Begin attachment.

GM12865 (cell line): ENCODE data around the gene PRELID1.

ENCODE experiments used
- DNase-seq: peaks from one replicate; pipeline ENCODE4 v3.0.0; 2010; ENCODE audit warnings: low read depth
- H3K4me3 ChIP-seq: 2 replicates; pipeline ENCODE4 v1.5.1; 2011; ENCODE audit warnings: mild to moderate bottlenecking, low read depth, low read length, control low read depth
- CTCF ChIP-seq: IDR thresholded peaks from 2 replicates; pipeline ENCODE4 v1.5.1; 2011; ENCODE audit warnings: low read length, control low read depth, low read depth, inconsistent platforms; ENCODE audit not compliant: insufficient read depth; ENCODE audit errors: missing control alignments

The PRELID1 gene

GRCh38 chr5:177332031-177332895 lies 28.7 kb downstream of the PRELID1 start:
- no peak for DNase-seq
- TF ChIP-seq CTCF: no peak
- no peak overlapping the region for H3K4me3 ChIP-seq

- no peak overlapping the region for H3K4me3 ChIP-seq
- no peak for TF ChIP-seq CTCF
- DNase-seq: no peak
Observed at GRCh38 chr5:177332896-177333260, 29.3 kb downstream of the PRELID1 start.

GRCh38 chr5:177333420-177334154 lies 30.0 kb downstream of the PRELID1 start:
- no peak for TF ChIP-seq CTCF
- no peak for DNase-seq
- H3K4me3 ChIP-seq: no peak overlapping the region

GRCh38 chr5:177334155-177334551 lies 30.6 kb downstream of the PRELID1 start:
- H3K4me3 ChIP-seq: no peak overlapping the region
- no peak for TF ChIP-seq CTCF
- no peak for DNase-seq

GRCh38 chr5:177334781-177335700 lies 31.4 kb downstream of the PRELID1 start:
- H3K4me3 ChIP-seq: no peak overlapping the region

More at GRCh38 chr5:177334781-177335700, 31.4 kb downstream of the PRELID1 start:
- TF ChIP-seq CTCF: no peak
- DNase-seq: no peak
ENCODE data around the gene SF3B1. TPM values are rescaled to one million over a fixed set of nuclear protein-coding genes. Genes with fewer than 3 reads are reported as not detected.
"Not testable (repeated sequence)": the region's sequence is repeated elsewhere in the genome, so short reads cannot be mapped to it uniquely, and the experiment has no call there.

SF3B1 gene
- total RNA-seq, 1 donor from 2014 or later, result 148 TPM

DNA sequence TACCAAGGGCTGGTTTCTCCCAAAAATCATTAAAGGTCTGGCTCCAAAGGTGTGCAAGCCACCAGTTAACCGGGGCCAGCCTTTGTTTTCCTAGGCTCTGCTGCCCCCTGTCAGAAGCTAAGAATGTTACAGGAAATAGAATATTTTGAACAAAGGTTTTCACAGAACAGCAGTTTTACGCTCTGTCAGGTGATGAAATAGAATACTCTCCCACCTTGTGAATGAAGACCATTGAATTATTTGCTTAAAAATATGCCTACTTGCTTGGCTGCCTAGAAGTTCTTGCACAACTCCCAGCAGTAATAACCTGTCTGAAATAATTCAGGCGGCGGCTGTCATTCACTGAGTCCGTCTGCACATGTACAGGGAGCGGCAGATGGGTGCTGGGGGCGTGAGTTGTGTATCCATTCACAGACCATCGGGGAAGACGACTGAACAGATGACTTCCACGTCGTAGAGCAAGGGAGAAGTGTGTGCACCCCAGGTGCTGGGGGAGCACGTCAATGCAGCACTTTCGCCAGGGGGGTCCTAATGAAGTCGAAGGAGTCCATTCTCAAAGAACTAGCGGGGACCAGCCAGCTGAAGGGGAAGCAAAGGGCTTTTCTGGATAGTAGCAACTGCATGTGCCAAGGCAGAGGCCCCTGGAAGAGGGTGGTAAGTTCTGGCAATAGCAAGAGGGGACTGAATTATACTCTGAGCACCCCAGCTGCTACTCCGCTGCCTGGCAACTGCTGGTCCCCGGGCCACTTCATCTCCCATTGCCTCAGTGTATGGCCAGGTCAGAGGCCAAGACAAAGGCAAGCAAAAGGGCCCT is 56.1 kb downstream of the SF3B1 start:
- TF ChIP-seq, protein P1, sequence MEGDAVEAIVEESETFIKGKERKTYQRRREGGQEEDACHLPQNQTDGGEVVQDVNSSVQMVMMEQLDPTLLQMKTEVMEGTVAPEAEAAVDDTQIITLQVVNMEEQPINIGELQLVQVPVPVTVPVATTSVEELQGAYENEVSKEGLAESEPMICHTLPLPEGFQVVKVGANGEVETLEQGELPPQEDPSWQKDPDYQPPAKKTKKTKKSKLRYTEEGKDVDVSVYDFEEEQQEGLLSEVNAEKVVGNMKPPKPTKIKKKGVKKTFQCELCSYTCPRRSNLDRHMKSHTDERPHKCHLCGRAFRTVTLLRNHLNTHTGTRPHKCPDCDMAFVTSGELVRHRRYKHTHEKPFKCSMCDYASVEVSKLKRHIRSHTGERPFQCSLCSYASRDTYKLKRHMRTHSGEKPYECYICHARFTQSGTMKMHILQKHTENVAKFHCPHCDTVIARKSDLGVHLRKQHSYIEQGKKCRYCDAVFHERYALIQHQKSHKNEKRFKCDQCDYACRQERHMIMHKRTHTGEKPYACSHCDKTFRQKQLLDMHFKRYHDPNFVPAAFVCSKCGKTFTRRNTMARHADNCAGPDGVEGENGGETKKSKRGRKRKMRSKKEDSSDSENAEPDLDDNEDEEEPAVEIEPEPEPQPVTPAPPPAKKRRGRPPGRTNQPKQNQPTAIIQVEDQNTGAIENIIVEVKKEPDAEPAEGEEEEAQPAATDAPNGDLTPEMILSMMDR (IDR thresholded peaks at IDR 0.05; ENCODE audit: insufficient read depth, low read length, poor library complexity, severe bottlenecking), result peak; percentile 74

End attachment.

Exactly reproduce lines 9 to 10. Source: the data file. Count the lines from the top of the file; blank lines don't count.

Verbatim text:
- TF ChIP-seq CTCF: no peak
- no peak overlapping the region for H3K4me3 ChIP-seq